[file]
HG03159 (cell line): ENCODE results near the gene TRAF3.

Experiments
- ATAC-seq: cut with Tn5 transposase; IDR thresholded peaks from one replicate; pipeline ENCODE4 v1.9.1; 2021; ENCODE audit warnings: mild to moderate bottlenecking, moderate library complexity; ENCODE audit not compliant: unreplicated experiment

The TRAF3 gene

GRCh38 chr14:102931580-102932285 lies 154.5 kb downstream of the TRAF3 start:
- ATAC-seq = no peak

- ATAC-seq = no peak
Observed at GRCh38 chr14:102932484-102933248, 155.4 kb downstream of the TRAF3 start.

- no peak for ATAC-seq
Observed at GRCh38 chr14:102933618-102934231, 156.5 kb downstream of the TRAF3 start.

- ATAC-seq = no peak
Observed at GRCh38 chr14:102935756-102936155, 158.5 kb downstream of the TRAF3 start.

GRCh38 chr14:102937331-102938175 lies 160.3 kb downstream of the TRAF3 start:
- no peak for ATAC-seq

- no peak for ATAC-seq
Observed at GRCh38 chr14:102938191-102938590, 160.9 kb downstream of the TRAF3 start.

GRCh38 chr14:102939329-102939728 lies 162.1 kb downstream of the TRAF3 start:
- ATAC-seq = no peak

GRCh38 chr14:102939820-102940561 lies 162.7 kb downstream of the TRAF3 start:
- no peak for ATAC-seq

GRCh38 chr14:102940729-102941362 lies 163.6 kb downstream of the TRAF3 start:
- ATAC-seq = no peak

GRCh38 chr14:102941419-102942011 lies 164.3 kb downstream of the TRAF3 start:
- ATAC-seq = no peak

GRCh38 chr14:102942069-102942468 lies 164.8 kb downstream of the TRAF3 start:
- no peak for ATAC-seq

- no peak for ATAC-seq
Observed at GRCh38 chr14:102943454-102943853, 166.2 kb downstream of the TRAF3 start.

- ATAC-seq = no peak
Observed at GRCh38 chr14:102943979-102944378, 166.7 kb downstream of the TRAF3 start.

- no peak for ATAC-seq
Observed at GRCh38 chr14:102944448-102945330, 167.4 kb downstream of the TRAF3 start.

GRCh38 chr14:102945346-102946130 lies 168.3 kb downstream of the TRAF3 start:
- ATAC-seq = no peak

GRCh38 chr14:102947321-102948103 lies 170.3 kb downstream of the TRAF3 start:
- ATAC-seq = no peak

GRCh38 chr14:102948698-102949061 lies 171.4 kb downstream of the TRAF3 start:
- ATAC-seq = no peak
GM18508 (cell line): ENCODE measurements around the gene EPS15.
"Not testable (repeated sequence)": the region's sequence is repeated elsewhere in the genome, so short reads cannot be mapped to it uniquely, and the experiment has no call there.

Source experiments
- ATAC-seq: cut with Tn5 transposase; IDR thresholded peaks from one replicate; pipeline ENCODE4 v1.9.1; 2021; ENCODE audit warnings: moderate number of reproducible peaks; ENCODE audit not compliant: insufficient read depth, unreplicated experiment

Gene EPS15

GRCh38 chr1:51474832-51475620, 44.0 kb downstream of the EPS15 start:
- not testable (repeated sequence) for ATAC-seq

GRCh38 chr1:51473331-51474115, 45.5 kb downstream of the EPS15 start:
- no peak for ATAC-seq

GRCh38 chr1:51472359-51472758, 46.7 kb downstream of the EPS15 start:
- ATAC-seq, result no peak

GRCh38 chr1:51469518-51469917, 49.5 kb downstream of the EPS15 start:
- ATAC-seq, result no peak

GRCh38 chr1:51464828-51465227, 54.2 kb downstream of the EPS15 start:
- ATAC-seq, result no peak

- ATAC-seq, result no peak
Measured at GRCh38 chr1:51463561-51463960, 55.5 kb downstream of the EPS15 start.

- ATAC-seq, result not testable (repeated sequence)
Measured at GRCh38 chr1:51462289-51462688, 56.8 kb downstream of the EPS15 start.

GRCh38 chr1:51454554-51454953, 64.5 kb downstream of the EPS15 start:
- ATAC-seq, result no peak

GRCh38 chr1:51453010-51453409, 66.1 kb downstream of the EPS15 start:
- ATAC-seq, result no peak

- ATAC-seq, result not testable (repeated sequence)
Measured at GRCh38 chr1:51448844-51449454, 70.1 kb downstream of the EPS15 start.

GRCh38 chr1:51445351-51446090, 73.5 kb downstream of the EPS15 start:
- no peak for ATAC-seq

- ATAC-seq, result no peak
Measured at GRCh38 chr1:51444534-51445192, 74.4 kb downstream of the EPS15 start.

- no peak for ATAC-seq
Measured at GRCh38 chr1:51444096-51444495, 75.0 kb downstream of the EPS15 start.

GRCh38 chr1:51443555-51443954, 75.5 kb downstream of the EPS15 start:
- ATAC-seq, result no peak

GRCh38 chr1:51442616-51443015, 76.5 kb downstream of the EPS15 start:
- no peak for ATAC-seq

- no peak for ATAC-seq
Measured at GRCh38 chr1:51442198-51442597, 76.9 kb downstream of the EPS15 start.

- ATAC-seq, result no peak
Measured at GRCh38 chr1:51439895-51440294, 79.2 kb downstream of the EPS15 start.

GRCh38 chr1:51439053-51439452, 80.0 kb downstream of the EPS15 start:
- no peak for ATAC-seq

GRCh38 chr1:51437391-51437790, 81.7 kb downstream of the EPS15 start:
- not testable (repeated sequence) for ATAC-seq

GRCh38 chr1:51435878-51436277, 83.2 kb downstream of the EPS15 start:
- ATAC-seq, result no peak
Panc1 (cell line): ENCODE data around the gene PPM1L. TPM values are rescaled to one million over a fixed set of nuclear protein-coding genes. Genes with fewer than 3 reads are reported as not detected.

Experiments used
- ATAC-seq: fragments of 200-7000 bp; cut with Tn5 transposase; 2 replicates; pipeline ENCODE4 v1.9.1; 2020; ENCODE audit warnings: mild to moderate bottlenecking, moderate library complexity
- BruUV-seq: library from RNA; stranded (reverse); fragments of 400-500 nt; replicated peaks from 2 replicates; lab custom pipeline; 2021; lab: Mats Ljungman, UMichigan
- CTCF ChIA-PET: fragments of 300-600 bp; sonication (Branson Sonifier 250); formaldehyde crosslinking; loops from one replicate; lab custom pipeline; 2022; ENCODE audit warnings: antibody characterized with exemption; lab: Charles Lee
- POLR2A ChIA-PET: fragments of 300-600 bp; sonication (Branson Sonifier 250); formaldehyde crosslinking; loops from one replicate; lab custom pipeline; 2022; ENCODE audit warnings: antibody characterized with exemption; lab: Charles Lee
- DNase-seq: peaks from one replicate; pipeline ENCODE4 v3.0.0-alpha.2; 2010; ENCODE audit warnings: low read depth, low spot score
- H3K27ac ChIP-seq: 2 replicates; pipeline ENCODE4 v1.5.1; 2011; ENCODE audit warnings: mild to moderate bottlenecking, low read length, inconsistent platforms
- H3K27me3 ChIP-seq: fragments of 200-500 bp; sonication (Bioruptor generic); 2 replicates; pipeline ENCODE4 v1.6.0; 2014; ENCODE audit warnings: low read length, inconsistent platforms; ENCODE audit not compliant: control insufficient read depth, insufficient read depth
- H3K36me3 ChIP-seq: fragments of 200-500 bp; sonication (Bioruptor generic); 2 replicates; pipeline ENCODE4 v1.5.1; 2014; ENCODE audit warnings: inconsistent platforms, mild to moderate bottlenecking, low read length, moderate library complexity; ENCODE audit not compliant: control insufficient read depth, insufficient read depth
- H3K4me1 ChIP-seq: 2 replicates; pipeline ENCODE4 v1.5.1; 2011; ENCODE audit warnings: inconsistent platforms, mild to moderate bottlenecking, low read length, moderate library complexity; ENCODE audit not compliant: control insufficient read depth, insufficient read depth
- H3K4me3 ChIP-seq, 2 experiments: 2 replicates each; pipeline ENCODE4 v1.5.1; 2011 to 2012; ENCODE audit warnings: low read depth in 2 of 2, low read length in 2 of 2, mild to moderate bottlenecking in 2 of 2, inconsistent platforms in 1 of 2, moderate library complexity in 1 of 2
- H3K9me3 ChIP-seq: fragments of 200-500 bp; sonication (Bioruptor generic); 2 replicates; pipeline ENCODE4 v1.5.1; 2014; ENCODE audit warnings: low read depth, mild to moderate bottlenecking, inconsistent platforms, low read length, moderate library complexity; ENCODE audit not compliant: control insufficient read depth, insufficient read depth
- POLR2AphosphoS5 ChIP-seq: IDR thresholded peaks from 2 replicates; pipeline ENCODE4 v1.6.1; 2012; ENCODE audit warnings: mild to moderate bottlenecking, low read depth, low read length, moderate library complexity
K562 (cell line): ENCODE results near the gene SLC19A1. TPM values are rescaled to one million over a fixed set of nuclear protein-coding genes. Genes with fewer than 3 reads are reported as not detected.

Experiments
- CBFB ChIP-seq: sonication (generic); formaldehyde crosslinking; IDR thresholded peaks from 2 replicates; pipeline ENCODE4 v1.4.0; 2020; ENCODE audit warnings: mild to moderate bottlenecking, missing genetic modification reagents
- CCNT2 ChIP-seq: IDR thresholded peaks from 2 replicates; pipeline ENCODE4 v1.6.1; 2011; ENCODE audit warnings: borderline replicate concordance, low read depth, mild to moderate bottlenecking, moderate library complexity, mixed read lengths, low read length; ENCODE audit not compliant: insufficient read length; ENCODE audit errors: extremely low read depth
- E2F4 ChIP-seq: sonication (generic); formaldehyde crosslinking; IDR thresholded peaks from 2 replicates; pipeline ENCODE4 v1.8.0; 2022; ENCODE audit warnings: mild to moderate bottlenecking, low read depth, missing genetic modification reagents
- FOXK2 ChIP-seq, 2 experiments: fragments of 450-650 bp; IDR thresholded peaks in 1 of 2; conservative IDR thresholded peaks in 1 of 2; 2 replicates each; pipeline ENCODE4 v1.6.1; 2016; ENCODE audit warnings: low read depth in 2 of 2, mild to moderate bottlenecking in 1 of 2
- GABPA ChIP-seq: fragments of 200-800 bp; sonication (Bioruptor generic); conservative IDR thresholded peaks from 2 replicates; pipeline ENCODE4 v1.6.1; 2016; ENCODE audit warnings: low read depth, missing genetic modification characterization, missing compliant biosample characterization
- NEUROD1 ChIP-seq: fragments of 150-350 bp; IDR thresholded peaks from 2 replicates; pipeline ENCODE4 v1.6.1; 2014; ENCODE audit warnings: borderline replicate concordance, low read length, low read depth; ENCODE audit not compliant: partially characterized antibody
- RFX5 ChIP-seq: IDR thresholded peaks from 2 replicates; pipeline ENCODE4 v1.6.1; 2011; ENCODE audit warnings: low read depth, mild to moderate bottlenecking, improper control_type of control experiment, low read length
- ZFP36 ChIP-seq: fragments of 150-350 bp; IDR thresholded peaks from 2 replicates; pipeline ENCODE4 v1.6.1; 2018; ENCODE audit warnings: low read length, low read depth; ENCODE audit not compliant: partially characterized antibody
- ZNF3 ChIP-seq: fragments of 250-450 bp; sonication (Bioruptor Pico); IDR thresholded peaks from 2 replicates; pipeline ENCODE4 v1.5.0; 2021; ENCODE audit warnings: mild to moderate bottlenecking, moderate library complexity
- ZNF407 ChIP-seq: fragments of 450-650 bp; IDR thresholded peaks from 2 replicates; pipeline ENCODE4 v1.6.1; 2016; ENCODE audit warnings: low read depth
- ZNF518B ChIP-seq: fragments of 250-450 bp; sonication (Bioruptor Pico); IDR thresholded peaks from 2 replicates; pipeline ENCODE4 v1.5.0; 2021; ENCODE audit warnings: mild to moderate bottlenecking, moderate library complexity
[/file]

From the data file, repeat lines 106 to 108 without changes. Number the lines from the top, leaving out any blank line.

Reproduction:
- RFX5 ChIP-seq: IDR thresholded peaks from 2 replicates; pipeline ENCODE4 v1.6.1; 2011; ENCODE audit warnings: low read depth, mild to moderate bottlenecking, improper control_type of control experiment, low read length
- ZFP36 ChIP-seq: fragments of 150-350 bp; IDR thresholded peaks from 2 replicates; pipeline ENCODE4 v1.6.1; 2018; ENCODE audit warnings: low read length, low read depth; ENCODE audit not compliant: partially characterized antibody
- ZNF3 ChIP-seq: fragments of 250-450 bp; sonication (Bioruptor Pico); IDR thresholded peaks from 2 replicates; pipeline ENCODE4 v1.5.0; 2021; ENCODE audit warnings: mild to moderate bottlenecking, moderate library complexity